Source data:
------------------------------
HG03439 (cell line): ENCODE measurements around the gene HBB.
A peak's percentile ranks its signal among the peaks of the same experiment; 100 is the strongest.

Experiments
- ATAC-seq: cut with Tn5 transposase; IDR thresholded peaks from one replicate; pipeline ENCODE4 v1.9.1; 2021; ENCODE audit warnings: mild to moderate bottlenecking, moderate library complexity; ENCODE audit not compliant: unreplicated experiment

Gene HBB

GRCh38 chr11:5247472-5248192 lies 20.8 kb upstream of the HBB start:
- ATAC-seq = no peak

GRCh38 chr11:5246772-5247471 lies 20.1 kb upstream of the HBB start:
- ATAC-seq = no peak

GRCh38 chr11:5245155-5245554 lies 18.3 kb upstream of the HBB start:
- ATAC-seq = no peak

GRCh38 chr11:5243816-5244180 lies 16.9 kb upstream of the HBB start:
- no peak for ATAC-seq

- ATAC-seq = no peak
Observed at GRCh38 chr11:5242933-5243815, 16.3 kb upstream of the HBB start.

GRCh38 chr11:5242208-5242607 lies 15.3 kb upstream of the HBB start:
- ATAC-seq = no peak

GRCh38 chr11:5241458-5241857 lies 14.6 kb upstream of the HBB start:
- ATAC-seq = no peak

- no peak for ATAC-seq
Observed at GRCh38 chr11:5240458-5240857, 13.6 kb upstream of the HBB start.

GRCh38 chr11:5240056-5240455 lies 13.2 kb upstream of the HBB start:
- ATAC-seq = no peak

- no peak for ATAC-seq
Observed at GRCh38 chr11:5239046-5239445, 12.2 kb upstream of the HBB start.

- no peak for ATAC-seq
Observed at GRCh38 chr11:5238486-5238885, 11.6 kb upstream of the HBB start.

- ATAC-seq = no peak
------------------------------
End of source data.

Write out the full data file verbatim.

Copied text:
HG03439 (cell line): ENCODE measurements around the gene HBB.
A peak's percentile ranks its signal among the peaks of the same experiment; 100 is the strongest.

Experiments
- ATAC-seq: cut with Tn5 transposase; IDR thresholded peaks from one replicate; pipeline ENCODE4 v1.9.1; 2021; ENCODE audit warnings: mild to moderate bottlenecking, moderate library complexity; ENCODE audit not compliant: unreplicated experiment

Gene HBB

GRCh38 chr11:5247472-5248192 lies 20.8 kb upstream of the HBB start:
- ATAC-seq = no peak

GRCh38 chr11:5246772-5247471 lies 20.1 kb upstream of the HBB start:
- ATAC-seq = no peak

GRCh38 chr11:5245155-5245554 lies 18.3 kb upstream of the HBB start:
- ATAC-seq = no peak

GRCh38 chr11:5243816-5244180 lies 16.9 kb upstream of the HBB start:
- no peak for ATAC-seq

- ATAC-seq = no peak
Observed at GRCh38 chr11:5242933-5243815, 16.3 kb upstream of the HBB start.

GRCh38 chr11:5242208-5242607 lies 15.3 kb upstream of the HBB start:
- ATAC-seq = no peak

GRCh38 chr11:5241458-5241857 lies 14.6 kb upstream of the HBB start:
- ATAC-seq = no peak

- no peak for ATAC-seq
Observed at GRCh38 chr11:5240458-5240857, 13.6 kb upstream of the HBB start.

GRCh38 chr11:5240056-5240455 lies 13.2 kb upstream of the HBB start:
- ATAC-seq = no peak

- no peak for ATAC-seq
Observed at GRCh38 chr11:5239046-5239445, 12.2 kb upstream of the HBB start.

- no peak for ATAC-seq
Observed at GRCh38 chr11:5238486-5238885, 11.6 kb upstream of the HBB start.

- ATAC-seq = no peak